The Dynamics of Faith-based Organisations’ Healthcare Interventions in Urban Tanzania: An Ethnographic Inquiry of Direct Aid and Bethel Revival Temple
Keywords:Faith-based Organizations, Healthcare, Christians, Muslims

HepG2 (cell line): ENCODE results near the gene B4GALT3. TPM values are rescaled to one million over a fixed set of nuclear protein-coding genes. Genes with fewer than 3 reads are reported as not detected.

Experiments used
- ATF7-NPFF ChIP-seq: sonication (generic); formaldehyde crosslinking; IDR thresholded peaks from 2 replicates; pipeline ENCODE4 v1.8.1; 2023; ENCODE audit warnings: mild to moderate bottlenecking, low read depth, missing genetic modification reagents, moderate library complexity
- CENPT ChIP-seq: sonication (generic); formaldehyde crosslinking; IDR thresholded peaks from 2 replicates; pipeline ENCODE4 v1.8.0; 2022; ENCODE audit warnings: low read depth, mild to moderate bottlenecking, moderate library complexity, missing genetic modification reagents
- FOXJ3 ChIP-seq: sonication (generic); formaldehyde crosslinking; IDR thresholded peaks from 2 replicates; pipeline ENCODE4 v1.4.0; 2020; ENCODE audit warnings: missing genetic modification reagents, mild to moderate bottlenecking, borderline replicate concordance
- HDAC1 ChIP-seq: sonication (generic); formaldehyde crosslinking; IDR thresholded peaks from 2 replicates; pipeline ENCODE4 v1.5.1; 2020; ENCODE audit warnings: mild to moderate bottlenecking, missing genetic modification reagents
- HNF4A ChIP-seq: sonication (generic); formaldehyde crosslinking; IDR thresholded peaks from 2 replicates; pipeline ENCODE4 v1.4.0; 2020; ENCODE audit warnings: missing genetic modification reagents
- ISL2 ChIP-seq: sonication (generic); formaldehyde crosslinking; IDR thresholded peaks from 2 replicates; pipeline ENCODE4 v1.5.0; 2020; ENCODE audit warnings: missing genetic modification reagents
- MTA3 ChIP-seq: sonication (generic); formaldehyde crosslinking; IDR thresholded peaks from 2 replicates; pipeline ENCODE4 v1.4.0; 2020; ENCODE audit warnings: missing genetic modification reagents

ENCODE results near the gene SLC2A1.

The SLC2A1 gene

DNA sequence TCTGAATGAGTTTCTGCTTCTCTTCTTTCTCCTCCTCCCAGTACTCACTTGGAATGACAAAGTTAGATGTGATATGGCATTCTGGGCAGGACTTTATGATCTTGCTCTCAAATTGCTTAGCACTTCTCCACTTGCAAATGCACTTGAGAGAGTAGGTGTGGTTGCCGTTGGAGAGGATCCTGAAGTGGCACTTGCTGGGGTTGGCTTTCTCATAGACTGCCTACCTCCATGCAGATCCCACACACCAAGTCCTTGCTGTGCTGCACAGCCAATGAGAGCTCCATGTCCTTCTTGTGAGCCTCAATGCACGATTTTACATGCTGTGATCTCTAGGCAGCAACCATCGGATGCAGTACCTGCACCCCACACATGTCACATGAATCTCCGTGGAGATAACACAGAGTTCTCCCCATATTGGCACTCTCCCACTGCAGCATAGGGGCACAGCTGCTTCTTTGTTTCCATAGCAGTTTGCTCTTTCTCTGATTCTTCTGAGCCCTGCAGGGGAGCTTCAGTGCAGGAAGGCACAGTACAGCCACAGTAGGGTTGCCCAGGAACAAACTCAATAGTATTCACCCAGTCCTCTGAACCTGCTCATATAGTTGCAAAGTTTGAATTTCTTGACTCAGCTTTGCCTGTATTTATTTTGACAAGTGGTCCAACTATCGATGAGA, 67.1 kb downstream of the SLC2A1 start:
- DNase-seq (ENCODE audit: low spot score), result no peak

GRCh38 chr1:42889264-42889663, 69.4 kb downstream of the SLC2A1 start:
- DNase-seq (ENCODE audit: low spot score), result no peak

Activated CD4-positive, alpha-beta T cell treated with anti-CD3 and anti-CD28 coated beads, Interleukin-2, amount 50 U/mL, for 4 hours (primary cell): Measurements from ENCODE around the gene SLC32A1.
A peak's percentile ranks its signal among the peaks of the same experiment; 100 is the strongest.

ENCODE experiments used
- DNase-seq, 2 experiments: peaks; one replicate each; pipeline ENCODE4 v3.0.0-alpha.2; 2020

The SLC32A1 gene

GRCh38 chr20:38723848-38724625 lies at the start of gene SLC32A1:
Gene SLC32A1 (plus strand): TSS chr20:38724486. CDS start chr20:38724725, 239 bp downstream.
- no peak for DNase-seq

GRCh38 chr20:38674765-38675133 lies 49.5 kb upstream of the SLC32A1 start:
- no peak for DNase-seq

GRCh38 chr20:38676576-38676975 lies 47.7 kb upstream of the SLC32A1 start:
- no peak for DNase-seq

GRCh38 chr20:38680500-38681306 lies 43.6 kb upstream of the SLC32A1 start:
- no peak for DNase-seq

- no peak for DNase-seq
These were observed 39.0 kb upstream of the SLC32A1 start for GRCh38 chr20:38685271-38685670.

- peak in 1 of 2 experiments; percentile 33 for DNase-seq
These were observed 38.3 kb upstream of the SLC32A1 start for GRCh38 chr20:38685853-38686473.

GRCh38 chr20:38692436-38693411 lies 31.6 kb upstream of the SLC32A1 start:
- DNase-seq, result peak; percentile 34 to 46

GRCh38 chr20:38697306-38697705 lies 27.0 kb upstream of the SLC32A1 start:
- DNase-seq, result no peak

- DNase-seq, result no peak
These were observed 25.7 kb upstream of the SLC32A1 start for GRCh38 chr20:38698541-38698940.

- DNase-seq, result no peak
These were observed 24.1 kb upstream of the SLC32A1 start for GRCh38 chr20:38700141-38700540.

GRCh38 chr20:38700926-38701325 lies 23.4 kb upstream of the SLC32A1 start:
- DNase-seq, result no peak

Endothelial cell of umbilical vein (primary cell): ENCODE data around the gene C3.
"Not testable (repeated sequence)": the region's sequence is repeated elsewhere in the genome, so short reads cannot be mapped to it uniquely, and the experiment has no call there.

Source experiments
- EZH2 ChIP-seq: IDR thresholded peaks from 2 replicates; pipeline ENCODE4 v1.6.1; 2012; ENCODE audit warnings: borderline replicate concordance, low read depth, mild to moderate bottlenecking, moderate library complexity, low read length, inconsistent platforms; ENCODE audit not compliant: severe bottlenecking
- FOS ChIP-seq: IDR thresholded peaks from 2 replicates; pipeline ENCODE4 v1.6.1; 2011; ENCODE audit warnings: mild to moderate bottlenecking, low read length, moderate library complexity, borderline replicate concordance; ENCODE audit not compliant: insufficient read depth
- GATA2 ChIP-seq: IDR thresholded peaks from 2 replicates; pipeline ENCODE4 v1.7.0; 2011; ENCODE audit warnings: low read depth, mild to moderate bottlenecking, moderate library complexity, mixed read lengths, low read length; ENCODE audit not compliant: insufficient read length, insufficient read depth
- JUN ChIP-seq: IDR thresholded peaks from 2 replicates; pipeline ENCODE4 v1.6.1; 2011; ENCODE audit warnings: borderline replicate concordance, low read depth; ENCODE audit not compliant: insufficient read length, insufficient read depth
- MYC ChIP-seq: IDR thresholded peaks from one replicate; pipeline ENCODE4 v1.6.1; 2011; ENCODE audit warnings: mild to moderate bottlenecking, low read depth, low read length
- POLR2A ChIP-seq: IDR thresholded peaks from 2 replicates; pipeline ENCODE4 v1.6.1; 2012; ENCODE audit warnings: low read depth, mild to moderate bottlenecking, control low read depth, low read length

The study examines the ways the new generation of Christian and Muslim Faith-based Organisations (FBOs) have become engaged in the healthcare interventions in Urban Tanzania in recent decades. The study examines character and content of their healthcare interventions as well as religious and professional motivations for their healthcare workers, followers, beneficiaries and management. The study employs the concept of religion as a model for, and model of lived reality by Geertz (1973); and the concept of development as holistic by Bornstein (2005). Ethnographically, the study examines how religious discourses were embodied in social practices, how social and historical processes led to this particular embodiment, and how religion itself defined the discourses and practices of FBOs Healthcare Interventions in the context of changing socio-economic, and political circumstances since 1990s to 2020. Findings showed that FBOs healthcare activities were designed as alternatives for their beneficiaries and the general public access healthcare services, particularly for those coming from weak socioeconomic backgrounds and in the absence of sufficient community and family support. Religious ideas, practices and meanings motivated FBOs healthcare workers, followers and the management to engage in healthcare interventions and express for the same using spaces created by social, economic, and political changes since the mid-1990s.